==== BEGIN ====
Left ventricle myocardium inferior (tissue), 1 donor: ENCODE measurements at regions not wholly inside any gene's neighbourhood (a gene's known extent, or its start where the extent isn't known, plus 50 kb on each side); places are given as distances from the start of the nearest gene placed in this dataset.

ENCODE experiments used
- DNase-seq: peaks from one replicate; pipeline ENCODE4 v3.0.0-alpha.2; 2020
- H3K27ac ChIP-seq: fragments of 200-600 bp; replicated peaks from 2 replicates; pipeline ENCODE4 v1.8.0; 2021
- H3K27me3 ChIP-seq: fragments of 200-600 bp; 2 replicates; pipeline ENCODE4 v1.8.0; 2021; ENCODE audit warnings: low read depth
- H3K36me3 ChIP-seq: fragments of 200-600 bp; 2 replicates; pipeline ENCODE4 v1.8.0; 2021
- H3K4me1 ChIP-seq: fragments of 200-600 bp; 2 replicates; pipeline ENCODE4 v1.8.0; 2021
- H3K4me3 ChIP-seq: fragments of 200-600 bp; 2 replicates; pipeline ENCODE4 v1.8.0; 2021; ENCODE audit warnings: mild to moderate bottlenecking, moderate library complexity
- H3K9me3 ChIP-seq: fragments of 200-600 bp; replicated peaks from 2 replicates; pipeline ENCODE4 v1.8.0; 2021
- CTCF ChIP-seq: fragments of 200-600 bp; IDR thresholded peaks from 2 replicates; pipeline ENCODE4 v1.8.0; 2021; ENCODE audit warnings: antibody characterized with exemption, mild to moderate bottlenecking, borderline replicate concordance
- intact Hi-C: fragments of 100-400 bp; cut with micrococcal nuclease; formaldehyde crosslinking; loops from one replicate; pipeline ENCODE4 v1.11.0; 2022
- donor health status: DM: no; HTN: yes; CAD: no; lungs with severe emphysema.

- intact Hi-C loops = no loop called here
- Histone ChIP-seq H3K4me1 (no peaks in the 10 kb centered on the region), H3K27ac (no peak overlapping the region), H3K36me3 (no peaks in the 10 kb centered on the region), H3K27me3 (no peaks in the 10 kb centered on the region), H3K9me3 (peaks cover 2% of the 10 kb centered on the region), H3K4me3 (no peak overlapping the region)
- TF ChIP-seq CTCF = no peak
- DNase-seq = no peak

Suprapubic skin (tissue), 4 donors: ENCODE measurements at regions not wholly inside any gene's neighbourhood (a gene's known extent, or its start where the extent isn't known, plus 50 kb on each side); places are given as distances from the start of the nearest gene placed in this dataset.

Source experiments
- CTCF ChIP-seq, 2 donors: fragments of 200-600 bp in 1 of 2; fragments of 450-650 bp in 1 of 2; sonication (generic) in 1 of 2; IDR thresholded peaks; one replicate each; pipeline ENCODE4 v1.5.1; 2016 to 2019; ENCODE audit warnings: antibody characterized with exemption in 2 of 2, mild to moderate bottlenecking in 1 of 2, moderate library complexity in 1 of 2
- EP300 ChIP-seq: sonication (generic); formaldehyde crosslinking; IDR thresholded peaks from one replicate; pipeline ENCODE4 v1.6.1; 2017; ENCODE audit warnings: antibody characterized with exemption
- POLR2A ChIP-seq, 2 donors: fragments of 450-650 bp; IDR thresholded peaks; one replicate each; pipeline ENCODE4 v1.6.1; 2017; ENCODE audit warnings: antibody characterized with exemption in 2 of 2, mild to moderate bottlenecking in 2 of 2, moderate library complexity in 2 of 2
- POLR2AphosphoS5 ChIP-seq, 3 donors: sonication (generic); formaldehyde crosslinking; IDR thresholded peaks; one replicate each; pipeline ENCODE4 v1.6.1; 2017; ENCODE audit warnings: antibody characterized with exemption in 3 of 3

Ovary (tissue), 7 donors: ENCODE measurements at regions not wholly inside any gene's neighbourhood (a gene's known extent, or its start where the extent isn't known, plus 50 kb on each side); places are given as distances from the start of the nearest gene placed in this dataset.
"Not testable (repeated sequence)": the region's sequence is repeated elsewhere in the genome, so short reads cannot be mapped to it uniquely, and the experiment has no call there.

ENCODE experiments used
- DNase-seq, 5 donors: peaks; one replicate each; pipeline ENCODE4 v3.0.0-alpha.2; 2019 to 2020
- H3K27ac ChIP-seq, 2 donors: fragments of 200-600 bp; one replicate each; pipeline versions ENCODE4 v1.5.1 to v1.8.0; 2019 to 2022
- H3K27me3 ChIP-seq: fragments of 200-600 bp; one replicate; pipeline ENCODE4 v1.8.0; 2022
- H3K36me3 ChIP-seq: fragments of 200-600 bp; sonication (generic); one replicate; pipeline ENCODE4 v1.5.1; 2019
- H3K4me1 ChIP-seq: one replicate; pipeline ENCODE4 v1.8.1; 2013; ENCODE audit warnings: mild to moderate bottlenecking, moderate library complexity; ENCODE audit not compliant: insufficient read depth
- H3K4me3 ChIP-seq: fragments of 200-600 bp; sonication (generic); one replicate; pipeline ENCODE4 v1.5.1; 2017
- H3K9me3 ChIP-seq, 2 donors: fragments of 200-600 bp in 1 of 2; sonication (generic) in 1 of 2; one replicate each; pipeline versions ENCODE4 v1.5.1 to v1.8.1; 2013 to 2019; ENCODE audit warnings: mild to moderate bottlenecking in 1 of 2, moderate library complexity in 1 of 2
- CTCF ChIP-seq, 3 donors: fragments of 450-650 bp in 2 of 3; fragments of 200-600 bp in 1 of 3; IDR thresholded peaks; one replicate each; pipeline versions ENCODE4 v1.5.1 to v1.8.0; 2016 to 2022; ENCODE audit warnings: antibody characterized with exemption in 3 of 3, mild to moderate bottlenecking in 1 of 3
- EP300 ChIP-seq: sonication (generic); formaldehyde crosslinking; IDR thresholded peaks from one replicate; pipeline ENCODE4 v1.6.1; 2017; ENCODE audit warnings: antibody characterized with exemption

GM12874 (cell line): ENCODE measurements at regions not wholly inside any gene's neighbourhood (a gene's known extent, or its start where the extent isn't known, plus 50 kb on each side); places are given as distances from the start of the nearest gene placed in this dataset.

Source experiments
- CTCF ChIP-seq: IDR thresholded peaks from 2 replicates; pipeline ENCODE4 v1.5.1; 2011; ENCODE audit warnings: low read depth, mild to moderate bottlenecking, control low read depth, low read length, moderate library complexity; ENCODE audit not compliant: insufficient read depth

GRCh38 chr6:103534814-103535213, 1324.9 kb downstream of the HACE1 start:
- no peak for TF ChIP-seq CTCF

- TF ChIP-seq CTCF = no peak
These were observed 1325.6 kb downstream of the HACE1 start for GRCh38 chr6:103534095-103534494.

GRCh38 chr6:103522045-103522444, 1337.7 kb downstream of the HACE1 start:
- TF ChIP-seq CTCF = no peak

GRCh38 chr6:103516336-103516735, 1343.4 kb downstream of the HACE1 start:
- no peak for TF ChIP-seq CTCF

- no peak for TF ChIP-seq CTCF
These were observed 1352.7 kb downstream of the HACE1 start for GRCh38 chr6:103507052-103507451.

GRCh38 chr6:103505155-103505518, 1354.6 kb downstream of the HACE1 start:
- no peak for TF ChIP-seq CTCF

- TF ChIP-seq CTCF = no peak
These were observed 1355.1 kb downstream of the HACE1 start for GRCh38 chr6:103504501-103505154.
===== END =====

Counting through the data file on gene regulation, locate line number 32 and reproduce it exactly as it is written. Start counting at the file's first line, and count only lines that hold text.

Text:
- H3K9me3 ChIP-seq, 2 donors: fragments of 200-600 bp in 1 of 2; sonication (generic) in 1 of 2; one replicate each; pipeline versions ENCODE4 v1.5.1 to v1.8.1; 2013 to 2019; ENCODE audit warnings: mild to moderate bottlenecking in 1 of 2, moderate library complexity in 1 of 2